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Those of you who have followed my blog know that I have followed Charlie Johnston.   I think I’ve been balanced in my assessment of his message and the prophetic aspect of what he says.  I trust, but verify (as Ronald Reagan once said).   In other words, he seems legit to me, I’m willing to trust, but if what he says doesn’t pan out I am not going to make excuses for him.   But as we move along this year, I must say that all he has warned that is coming is looking like it is coming to pass.   So it’s not all a slam dunk, but we’re working our way into a good scoring opportunity.

I’m going to write this post under the assumption that Charlie is absolutely correct in what he says is coming:   that the next stable leader of this country will not come from the election process.     Some have taken this to mean that the elections won’t happen.   Charlie hasn’t said that – he has said that the election might happen, but on inauguration day we will not see Obama peaceably hand the reins over to Donald or Hillary.   To be honest, I think this may even be too restrictive.    I could see a scenario in which chaos is erupting around us and we attempt to continue the government in normalcy, but it is not stable and is short-lived.

In any case, this all seemed like crazy talk just a year ago.   If you would have polled Americans as to whether or not it is likely that on Obama’s last day our country may be in a precarious situation and there would be a serious question about the future of the structure of government itself, I am guess the poll numbers would have registered near zero.     If you polled Americans on that now, I’m sure that most would still answer that the government will survive, but the difference is they’d actually consider the question a relevant and valid one.    And a lot can happen in the next three months that might change the answer.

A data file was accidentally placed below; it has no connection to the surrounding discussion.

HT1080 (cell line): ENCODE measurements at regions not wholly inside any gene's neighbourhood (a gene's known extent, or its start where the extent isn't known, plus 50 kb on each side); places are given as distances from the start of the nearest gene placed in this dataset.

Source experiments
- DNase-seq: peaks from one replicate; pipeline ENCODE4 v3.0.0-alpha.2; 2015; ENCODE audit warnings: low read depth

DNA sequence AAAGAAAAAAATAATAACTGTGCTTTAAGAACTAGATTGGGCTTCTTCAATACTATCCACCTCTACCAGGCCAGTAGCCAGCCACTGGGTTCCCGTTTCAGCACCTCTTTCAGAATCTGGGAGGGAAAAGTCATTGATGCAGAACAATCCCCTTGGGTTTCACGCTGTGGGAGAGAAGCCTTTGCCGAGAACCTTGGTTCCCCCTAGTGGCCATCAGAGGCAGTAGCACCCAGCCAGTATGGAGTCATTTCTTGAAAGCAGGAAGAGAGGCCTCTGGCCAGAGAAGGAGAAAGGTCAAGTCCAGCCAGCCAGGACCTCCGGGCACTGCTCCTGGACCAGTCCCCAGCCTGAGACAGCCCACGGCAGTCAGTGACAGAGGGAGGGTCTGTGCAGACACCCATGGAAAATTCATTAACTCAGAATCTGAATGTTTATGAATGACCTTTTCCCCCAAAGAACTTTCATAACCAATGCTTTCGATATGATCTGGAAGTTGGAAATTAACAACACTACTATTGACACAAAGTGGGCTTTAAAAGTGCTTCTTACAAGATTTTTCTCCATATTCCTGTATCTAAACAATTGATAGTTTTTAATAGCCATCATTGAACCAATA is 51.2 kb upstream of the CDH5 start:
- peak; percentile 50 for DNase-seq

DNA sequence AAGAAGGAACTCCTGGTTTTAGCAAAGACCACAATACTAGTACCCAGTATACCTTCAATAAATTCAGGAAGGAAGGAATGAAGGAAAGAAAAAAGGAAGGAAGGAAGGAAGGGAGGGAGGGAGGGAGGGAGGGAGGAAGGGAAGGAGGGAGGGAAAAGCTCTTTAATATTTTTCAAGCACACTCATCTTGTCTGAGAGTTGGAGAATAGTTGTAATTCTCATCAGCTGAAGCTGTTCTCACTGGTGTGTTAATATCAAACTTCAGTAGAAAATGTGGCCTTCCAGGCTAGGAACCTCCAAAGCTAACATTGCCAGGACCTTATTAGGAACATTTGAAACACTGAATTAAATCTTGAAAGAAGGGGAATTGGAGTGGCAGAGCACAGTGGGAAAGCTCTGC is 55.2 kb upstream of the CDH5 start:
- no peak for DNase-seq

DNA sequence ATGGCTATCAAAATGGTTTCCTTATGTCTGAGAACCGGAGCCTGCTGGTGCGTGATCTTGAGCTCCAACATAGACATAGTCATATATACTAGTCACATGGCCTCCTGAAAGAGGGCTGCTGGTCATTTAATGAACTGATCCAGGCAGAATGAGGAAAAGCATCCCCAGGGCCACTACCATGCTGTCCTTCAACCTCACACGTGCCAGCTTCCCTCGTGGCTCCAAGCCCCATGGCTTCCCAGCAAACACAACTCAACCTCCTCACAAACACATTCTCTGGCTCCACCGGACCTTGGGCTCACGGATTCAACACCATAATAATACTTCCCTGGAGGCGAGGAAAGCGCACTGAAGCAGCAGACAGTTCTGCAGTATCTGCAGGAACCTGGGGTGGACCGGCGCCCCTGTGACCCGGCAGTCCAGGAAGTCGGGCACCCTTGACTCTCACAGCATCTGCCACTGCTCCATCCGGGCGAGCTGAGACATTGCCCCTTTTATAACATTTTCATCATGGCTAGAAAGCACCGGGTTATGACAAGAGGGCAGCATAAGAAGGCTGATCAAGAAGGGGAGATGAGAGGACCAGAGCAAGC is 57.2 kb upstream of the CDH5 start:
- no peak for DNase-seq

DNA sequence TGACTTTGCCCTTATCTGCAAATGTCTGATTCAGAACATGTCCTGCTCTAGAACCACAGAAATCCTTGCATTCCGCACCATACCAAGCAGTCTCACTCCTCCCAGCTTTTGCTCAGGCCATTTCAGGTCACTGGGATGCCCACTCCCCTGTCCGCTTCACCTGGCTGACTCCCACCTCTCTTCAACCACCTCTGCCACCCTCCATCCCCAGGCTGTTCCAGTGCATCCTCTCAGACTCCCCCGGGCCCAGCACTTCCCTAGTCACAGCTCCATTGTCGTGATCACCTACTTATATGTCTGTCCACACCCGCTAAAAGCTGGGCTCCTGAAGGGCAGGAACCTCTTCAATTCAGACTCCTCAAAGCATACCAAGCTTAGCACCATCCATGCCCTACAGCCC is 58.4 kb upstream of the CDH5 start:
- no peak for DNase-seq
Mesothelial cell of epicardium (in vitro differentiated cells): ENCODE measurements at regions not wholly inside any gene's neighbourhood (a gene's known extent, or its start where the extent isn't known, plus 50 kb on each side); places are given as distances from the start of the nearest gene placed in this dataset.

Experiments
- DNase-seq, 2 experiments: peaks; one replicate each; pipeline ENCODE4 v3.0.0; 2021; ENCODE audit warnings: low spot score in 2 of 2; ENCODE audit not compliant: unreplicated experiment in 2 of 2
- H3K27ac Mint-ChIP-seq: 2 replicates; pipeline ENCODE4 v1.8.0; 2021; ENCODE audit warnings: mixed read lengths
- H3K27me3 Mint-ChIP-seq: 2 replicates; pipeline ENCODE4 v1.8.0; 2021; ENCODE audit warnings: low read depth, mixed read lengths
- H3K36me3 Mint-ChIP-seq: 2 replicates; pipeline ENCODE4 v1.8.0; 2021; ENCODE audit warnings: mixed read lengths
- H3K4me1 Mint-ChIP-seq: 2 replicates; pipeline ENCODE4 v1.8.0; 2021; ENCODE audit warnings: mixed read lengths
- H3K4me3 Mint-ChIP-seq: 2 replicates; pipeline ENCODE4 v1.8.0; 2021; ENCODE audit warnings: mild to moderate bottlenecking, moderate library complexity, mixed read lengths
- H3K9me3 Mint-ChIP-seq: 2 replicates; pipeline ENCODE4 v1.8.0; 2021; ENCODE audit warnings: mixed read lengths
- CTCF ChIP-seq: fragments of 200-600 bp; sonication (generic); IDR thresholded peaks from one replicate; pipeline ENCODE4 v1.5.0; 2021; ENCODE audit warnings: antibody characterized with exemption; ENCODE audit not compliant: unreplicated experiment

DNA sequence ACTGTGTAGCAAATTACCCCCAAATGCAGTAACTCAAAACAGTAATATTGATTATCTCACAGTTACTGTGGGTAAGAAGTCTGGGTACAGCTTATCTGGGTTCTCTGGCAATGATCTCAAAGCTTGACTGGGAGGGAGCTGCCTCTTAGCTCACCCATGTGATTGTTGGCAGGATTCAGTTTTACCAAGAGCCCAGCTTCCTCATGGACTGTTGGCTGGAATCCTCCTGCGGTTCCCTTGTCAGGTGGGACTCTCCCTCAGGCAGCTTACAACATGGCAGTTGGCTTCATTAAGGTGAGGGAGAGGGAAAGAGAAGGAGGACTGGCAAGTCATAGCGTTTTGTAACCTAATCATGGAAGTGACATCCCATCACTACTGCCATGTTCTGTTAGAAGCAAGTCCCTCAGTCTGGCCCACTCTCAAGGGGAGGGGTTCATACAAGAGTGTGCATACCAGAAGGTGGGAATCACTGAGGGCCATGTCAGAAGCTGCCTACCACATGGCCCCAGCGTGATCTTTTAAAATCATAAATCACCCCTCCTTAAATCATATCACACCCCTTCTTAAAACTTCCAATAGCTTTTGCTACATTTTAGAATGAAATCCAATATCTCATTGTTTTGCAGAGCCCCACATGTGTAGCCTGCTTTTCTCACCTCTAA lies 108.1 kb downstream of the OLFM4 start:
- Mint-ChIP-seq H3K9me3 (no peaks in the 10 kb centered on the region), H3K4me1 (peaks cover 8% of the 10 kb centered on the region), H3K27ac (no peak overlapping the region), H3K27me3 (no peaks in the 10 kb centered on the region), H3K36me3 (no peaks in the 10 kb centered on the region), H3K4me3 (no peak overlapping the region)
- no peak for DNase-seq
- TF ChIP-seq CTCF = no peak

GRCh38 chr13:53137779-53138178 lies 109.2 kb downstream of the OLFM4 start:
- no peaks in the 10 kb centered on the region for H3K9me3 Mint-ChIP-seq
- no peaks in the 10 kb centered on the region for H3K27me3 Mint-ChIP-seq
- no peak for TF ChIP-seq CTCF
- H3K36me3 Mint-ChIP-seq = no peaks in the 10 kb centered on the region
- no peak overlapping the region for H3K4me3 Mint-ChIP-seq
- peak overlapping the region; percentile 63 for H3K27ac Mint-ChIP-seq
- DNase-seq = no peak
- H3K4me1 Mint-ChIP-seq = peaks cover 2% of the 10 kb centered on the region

I am not guaranteeing that Charlie is correct.   I am not rooting for chaos.   What I am rooting for is that America wakes up and reverses its current course.    And all of us prefer that this happen the right way.   But sometimes we humans cannot see the direction we’re going, and if God wants to save us, He’ll have to do it in a way that really sucks for us, because it’s the last remaining option.  If you abuse your body with drugs, alcohol, diet, lack of exercise, and so on then some day you may need to take unpleasant and drastic corrective action.   That action will always be unpleasant, but can also give you a brand new shot at life.    You can then go forward having learned a serious lesson.   The same is true of an entire culture’s spiritual state.   If you pile abuse upon abuse, at some point unpleasant correction is necessary.    If God is merciful to us he will correct us.   But it will not be pleasant.

So, let’s look ahead assuming Charlie’s correct:   the next stable leader won’t come from the election process.   Between now and the end of 2017, things will get so bad that we will all lose hope.   By the end of 2017 the Rescue comes in a Marian way.

Crazy?   Maybe, maybe not.   But I’ve been working under the assumption that his accuracy is likely.    I’ve actually been feeling that way for a number of months now.     And I must say, once I developed that mindset I have watched the world around me through a different lens.   It’s almost remarkable to see everything happening that is happening.   I actually don’t think most of us are even able to process how out of control everything is.   We’ve accepted escalating wackiness as a new normal and we now shrug at things and pay little attention to things that used to be major news items of the day.   As all of life devolves, we just seem to accept it and try to live a life of normalcy to the extent possible.   Not that I have an issue with that – it’s a defense mechanism of sorts.   Keep hoeing the row that is yours to hoe.